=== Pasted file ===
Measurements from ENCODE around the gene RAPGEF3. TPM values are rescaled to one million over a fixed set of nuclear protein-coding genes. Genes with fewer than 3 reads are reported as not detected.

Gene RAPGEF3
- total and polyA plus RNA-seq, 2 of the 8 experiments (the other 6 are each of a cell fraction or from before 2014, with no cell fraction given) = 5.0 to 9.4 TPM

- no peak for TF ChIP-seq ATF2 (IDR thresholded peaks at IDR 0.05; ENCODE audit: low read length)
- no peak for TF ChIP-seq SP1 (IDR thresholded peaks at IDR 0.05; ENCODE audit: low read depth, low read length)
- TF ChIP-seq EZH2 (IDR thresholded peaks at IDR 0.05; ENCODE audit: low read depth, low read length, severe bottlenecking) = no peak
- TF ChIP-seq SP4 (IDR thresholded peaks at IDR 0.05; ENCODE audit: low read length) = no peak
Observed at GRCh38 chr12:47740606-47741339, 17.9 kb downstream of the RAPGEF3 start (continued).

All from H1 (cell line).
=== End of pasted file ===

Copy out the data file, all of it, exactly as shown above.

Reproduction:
Measurements from ENCODE around the gene RAPGEF3. TPM values are rescaled to one million over a fixed set of nuclear protein-coding genes. Genes with fewer than 3 reads are reported as not detected.

Gene RAPGEF3
- total and polyA plus RNA-seq, 2 of the 8 experiments (the other 6 are each of a cell fraction or from before 2014, with no cell fraction given) = 5.0 to 9.4 TPM

- no peak for TF ChIP-seq ATF2 (IDR thresholded peaks at IDR 0.05; ENCODE audit: low read length)
- no peak for TF ChIP-seq SP1 (IDR thresholded peaks at IDR 0.05; ENCODE audit: low read depth, low read length)
- TF ChIP-seq EZH2 (IDR thresholded peaks at IDR 0.05; ENCODE audit: low read depth, low read length, severe bottlenecking) = no peak
- TF ChIP-seq SP4 (IDR thresholded peaks at IDR 0.05; ENCODE audit: low read length) = no peak
Observed at GRCh38 chr12:47740606-47741339, 17.9 kb downstream of the RAPGEF3 start (continued).

All from H1 (cell line).